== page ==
By now it should be pretty obvious that I’m a huge Linux fan, so I would recommend going with Linux webhosting. But to be honest, it shouldn’t matter which platform you host off of in order to provide content using flash, CSS and javascript, as all of these technologies are Client-specific. They are more dependent on the software installed on your visitors’ computers. That said, if you are thinking along the lines of dynamic content, you’re probably going to end up looking at some scripting language in order to generate your content. If this is the case, you might look at ASP or PHP or Perl or Python and a host of other languages. ASP is Windows only generally, while most of the other languages are better hosted on Linux platforms.
    I prefer developing for the web in PHP. Its ubiquitous and there is so much documentation out there, that you can generally find examples for nearly anything you want to code. In the end, it comes down to what you’re familiar with and what you want to achieve.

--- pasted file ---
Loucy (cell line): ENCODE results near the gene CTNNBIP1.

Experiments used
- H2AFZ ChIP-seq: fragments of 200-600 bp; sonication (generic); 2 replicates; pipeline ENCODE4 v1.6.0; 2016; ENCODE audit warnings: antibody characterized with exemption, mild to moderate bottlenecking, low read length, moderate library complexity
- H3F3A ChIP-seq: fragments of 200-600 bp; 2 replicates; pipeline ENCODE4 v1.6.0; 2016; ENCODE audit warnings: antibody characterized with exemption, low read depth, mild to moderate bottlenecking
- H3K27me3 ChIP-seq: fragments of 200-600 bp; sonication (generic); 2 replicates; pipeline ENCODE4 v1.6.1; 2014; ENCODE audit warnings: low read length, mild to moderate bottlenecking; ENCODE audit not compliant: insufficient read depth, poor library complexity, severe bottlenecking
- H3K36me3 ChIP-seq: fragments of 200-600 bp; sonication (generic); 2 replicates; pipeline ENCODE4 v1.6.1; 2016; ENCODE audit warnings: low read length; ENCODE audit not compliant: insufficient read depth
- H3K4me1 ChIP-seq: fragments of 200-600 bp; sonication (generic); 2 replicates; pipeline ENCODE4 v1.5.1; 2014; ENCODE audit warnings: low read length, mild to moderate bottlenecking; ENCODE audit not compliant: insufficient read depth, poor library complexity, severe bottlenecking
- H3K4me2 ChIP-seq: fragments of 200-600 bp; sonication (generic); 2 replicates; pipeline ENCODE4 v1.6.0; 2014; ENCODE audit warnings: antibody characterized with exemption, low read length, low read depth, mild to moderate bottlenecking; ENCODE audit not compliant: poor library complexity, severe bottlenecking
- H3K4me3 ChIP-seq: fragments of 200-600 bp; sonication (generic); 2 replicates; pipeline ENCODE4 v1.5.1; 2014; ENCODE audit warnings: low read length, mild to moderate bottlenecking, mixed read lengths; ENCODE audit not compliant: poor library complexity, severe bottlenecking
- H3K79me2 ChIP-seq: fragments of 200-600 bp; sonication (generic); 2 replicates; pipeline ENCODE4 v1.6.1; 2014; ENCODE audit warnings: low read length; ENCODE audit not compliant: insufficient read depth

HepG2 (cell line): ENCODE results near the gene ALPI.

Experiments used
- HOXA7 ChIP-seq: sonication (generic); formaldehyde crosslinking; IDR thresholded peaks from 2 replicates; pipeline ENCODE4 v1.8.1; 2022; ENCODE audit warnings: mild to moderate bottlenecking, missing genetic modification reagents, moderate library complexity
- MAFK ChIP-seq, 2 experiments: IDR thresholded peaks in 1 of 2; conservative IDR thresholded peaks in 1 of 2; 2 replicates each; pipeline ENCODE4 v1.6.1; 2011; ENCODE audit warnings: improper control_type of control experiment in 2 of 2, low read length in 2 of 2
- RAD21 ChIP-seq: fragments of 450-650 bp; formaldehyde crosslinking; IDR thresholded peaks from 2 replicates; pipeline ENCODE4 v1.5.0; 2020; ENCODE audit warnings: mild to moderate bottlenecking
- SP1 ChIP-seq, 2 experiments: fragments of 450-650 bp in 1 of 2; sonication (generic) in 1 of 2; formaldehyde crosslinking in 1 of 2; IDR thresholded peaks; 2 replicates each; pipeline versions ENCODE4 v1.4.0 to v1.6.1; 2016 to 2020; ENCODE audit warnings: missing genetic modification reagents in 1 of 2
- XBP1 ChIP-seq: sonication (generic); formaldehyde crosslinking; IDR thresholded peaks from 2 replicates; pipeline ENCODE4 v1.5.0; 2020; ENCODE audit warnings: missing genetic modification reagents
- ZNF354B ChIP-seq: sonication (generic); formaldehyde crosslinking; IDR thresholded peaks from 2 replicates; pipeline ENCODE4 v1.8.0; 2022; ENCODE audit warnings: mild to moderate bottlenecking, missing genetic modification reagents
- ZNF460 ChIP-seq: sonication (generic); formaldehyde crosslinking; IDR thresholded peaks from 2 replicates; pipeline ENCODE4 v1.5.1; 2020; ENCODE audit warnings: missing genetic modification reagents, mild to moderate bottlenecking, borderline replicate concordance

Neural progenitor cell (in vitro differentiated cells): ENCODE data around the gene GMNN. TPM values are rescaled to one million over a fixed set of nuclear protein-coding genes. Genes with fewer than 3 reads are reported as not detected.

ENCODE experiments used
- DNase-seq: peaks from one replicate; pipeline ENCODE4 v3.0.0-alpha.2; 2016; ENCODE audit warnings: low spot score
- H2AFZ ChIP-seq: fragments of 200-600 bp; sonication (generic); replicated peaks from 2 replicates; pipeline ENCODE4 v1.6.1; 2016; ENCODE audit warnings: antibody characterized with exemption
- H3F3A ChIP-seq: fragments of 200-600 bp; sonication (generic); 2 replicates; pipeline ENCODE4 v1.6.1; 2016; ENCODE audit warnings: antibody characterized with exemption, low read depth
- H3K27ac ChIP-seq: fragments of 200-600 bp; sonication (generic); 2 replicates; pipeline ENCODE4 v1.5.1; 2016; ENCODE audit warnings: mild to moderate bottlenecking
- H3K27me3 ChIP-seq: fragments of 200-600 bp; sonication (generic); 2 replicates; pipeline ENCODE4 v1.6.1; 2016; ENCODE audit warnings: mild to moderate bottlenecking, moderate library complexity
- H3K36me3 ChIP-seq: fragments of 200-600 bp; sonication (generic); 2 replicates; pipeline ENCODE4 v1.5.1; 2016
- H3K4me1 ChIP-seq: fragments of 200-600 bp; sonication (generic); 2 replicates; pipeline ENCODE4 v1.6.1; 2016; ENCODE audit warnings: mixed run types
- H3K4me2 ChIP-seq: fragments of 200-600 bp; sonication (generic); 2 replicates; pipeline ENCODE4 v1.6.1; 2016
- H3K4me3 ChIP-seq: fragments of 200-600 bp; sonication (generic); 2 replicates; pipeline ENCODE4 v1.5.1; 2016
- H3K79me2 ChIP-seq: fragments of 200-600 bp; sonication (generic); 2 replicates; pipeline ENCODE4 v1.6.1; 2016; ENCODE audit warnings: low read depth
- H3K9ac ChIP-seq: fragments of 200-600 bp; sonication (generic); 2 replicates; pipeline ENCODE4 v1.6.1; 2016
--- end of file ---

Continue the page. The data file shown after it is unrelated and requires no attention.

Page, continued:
With regard to your corporate plan, it doesn’t seem “too good to be true”. Virtual hosting is common, and setting up quotas and stuff is fairly trivial. If you’re capable of administering a server, you could do all of this yourself and get yourself a dedicated server for pretty cheap. I think ServerBeach can provide a dedicated box for around $99 a month. If you’re not an admin, you can generally get a hosting provider to handle this stuff for you, but you’ll pay a premium for it.
    Good luck.

    Reply
  • 5. Alex  |  April 23, 2007 at 6:37 am

    Thank You

    Reply
  • 6. nicola  |  May 10, 2007 at 12:30 pm

    I own a bookstore, and I’d like to use a open source (free or not) well supported/developed software. linux/windows makes no difference (I mainly use ubuntu)

    any ideas ?

    nicola

    Reply
  • 7. rare pennies  |  December 5, 2007 at 12:36 am

    i prefer windows

    Reply